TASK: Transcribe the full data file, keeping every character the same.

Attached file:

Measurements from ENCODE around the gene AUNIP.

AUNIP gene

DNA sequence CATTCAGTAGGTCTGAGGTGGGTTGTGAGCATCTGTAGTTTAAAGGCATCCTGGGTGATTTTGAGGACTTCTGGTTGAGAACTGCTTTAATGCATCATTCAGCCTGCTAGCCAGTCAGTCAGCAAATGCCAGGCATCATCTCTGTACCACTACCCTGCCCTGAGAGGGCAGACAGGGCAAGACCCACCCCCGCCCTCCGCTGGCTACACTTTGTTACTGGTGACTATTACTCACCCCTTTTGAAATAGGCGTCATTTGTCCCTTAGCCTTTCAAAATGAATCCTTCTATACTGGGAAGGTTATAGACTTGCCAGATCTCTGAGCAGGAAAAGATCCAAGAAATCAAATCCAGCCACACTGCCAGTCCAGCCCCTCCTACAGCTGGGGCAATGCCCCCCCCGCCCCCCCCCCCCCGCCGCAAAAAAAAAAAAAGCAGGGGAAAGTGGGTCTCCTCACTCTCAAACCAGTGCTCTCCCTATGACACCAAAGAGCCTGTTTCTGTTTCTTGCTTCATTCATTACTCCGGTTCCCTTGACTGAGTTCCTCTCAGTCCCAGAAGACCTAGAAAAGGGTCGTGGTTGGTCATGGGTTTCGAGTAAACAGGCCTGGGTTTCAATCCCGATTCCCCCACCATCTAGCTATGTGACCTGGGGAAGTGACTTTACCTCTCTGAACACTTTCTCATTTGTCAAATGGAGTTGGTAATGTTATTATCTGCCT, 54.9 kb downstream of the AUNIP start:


Measurements from ENCODE around the gene AUNIP.

AUNIP gene

DNA sequence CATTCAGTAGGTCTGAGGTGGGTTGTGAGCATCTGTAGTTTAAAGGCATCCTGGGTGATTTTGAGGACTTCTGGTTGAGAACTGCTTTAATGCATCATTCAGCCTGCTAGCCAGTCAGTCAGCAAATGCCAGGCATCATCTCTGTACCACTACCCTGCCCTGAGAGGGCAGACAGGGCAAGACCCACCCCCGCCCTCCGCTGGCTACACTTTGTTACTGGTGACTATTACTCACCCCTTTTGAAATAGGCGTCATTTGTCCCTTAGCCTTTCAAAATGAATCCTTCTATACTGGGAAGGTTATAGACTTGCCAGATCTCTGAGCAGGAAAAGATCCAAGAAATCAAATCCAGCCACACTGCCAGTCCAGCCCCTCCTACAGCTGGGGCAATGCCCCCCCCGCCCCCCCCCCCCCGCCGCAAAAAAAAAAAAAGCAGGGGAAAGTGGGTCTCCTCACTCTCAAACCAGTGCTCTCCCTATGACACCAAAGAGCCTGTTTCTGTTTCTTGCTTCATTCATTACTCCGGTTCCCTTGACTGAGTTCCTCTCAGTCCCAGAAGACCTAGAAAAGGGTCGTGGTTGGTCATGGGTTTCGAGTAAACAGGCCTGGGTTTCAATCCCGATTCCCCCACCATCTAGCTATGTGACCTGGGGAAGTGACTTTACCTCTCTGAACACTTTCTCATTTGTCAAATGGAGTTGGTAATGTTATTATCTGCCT, 54.9 kb downstream of the AUNIP start: